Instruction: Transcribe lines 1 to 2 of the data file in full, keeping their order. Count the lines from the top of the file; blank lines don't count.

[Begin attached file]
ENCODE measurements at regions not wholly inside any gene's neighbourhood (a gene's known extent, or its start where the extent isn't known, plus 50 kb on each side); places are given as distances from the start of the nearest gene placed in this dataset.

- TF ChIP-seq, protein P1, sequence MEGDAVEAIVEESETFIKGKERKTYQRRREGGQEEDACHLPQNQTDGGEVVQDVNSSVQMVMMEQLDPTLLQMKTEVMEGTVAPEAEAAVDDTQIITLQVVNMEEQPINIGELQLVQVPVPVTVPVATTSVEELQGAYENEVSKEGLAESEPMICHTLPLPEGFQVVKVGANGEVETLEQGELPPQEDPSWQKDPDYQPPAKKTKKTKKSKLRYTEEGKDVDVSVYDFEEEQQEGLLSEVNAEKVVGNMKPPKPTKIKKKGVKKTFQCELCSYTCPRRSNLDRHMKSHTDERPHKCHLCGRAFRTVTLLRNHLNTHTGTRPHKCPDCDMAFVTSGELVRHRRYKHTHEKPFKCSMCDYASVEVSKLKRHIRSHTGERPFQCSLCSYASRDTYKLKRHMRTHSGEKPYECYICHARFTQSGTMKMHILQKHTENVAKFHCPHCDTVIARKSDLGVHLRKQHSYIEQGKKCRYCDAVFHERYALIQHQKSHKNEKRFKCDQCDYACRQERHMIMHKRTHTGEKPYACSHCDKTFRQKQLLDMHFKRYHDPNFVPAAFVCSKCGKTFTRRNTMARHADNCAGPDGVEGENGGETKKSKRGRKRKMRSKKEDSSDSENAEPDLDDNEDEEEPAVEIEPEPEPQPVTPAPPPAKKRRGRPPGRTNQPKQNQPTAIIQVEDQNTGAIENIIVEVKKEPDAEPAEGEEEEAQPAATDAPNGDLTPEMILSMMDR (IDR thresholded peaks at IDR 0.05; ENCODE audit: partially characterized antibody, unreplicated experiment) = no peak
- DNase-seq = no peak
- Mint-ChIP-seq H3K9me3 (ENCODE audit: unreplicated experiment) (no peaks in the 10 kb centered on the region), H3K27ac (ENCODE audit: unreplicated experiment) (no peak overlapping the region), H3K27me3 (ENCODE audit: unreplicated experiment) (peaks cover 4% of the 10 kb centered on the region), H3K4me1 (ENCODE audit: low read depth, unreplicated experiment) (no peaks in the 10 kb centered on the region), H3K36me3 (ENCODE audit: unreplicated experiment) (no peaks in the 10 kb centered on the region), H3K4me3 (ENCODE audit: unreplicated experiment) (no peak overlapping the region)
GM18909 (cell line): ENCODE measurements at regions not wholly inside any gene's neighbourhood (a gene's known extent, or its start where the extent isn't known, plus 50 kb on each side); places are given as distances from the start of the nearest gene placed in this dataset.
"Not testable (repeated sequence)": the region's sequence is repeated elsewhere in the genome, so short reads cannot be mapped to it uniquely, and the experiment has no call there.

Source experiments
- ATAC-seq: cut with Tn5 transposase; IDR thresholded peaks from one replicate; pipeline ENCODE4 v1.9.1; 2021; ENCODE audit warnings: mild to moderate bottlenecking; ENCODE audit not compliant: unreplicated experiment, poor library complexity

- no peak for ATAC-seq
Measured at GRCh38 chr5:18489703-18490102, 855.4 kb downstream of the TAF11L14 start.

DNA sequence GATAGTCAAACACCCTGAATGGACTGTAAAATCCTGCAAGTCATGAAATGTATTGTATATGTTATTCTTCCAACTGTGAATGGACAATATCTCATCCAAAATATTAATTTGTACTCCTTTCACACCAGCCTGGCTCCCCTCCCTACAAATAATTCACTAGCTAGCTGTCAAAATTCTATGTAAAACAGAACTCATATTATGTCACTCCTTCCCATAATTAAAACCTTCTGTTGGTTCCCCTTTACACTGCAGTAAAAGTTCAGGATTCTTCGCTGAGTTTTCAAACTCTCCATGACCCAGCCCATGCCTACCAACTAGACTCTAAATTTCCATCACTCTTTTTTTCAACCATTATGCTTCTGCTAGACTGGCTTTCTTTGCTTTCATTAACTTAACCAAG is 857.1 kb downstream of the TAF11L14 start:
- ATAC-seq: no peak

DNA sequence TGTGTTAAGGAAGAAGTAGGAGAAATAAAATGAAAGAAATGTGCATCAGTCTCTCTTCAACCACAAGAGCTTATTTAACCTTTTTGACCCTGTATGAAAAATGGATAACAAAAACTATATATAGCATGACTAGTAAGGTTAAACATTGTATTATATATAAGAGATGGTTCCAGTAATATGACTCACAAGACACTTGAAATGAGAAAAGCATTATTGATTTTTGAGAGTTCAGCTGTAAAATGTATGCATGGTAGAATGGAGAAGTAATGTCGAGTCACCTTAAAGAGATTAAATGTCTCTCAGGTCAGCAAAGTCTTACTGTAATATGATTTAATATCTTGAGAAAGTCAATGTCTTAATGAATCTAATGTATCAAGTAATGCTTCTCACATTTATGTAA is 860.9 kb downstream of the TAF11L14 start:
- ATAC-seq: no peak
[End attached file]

ENCODE measurements at regions not wholly inside any gene's neighbourhood (a gene's known extent, or its start where the extent isn't known, plus 50 kb on each side); places are given as distances from the start of the nearest gene placed in this dataset.

- TF ChIP-seq, protein P1, sequence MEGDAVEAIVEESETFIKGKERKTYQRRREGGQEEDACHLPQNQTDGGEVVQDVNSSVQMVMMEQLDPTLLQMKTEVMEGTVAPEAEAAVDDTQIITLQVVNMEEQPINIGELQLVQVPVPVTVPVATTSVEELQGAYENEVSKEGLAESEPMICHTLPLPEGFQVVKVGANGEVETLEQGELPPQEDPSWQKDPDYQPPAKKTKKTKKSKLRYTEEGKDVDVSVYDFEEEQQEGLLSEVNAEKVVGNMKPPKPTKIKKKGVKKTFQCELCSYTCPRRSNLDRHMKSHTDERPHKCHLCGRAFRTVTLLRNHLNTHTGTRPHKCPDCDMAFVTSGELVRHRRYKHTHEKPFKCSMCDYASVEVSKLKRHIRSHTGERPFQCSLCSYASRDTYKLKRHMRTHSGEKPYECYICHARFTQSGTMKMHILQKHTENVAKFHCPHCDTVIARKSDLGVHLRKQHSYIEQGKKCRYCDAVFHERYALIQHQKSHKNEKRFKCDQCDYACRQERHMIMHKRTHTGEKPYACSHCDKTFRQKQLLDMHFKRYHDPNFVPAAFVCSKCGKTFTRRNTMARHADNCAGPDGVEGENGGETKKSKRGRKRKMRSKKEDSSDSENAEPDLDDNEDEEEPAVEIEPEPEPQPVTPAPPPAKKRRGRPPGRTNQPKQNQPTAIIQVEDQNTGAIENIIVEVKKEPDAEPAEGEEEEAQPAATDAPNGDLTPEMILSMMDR (IDR thresholded peaks at IDR 0.05; ENCODE audit: partially characterized antibody, unreplicated experiment) = no peak